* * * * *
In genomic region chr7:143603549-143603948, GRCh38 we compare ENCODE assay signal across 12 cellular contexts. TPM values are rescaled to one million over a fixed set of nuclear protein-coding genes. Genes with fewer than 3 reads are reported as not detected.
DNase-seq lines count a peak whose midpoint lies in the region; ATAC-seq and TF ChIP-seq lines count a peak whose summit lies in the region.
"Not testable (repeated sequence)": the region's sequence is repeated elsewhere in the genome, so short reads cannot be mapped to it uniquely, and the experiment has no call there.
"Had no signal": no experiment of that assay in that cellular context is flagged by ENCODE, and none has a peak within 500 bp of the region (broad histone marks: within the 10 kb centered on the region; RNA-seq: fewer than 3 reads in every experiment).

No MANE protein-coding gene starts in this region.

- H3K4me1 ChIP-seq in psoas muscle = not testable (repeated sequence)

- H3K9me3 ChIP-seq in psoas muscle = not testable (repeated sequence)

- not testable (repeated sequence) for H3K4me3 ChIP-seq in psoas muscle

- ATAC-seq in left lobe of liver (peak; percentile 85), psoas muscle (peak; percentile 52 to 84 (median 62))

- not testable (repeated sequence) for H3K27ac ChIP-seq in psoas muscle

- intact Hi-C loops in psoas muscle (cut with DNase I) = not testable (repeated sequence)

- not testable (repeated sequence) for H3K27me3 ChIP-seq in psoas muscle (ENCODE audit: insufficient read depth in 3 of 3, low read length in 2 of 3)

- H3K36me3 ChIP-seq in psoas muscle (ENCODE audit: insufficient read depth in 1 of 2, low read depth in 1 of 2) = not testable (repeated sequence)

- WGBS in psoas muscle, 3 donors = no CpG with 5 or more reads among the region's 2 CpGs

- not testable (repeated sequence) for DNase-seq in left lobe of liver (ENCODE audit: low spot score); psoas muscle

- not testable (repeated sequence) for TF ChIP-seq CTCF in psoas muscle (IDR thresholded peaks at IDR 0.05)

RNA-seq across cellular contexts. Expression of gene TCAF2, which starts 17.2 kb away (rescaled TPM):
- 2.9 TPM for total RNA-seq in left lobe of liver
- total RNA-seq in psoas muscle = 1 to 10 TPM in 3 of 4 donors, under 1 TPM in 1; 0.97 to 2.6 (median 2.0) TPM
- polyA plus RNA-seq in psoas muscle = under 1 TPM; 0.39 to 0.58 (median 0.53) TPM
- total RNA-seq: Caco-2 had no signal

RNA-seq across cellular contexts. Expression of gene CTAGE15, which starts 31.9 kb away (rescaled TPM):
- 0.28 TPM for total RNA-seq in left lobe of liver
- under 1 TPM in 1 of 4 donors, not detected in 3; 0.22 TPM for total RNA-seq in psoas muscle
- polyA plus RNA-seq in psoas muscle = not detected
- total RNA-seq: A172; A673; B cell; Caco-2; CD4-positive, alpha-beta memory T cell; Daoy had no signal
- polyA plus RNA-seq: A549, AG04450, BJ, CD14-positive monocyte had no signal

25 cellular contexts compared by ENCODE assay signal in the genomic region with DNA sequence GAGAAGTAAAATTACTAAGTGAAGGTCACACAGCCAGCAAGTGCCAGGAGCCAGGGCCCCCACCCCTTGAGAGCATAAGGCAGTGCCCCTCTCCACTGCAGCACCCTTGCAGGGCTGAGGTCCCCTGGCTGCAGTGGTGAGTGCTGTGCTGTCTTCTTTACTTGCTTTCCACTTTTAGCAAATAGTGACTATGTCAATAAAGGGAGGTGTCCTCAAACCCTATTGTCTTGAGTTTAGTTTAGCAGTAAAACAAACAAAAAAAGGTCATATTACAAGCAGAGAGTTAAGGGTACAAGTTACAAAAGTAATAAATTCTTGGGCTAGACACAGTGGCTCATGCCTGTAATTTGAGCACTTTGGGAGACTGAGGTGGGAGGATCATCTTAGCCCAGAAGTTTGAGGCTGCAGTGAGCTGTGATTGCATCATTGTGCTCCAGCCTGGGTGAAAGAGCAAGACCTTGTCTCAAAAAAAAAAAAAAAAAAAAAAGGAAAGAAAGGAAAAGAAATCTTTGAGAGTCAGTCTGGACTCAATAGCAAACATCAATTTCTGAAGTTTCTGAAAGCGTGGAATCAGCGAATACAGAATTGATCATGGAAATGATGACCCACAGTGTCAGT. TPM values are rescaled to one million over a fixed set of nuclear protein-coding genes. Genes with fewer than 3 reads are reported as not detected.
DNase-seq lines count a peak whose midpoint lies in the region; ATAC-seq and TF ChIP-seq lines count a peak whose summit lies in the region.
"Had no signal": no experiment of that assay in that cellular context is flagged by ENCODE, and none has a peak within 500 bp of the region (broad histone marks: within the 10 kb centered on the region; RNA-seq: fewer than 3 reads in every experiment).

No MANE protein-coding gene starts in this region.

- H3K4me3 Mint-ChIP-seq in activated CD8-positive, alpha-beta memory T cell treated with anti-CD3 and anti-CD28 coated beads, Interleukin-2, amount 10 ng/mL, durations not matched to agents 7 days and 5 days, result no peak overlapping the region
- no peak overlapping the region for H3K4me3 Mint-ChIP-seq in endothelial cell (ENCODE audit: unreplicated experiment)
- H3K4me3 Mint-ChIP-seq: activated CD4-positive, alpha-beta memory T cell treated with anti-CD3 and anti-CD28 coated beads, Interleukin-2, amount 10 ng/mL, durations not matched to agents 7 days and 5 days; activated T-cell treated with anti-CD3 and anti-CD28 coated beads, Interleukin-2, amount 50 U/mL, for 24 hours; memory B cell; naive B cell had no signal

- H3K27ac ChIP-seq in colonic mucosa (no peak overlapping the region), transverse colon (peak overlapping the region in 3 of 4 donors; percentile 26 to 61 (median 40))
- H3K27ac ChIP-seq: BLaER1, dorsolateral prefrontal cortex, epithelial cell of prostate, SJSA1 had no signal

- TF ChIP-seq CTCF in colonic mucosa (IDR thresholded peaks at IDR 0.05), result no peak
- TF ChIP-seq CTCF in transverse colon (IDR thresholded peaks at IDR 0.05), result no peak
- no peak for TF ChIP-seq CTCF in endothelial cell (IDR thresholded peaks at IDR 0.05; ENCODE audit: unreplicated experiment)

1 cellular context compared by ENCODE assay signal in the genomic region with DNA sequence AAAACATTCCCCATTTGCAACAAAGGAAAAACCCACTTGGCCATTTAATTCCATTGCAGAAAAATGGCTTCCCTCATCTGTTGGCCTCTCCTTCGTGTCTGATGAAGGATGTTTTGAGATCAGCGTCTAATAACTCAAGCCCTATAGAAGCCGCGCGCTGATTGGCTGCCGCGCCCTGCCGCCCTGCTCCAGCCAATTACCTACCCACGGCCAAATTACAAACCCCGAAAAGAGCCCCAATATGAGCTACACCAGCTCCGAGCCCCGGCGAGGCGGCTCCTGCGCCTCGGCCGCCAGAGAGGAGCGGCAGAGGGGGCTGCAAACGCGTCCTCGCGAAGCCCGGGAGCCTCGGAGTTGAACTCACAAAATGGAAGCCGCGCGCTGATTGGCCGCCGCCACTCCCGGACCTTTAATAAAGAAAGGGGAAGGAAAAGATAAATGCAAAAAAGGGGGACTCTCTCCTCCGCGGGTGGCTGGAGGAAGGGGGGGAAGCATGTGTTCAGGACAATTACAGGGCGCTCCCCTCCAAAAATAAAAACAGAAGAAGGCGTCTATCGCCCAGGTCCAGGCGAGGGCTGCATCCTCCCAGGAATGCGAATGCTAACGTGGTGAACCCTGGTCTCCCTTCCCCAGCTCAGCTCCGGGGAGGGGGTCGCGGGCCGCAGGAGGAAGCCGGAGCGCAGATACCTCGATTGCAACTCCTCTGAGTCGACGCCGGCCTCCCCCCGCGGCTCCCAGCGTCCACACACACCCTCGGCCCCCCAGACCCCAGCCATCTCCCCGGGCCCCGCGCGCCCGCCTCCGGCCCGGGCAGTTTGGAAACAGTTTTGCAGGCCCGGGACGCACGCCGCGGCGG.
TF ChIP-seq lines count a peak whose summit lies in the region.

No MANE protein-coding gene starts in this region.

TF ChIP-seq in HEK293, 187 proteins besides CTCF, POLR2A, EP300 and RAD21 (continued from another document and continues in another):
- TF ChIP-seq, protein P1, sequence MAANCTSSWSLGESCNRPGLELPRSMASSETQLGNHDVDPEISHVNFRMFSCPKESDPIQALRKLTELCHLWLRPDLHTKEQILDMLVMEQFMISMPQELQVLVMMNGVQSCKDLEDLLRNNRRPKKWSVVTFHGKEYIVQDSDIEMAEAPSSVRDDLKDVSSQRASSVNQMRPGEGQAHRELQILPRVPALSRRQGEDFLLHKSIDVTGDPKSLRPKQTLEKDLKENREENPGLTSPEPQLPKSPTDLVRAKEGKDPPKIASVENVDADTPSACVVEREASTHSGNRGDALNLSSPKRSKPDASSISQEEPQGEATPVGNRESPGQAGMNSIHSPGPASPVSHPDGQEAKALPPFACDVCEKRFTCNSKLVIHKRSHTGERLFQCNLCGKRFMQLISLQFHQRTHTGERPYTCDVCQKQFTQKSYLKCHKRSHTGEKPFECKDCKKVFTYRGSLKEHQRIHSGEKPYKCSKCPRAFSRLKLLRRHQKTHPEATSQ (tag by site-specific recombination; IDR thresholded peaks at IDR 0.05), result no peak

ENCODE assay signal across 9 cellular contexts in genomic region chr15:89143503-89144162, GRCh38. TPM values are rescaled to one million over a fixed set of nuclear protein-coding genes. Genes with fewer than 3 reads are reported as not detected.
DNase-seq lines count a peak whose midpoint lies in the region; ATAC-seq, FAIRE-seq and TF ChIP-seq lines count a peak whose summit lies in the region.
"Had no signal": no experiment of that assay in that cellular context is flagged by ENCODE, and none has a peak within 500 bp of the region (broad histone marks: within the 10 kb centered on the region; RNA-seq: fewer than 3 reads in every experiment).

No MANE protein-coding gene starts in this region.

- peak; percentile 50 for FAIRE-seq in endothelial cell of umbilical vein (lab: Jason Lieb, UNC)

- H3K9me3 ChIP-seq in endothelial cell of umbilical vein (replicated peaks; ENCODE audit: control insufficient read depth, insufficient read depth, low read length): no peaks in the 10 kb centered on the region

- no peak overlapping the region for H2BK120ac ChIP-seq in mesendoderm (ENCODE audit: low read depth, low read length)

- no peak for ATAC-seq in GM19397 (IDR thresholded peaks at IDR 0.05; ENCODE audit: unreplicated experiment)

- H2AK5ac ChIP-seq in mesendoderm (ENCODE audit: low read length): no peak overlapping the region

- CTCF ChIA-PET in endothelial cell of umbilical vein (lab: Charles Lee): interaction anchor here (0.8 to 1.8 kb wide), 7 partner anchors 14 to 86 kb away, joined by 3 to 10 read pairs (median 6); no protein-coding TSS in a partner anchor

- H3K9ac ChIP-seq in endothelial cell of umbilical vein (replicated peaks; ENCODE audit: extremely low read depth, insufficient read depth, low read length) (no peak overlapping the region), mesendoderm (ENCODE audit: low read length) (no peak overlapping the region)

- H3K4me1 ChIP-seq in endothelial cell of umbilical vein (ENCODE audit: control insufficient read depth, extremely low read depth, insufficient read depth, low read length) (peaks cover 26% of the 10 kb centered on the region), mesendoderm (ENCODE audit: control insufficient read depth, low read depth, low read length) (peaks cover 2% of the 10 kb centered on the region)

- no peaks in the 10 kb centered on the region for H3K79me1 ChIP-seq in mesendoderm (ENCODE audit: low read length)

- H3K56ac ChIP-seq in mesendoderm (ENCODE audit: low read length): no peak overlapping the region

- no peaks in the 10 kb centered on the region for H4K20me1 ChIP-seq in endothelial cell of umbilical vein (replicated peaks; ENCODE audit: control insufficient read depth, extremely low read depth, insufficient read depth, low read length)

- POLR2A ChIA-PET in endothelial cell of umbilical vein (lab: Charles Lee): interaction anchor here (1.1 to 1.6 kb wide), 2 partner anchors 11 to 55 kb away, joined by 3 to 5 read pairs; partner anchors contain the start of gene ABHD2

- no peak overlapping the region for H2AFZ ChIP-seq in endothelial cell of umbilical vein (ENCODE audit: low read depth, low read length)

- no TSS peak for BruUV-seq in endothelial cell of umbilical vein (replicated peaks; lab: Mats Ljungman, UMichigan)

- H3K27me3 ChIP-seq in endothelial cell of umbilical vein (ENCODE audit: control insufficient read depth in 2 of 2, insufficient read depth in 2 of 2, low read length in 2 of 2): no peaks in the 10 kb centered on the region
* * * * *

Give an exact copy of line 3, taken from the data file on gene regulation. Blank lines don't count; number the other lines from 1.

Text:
"Not testable (repeated sequence)": the region's sequence is repeated elsewhere in the genome, so short reads cannot be mapped to it uniquely, and the experiment has no call there.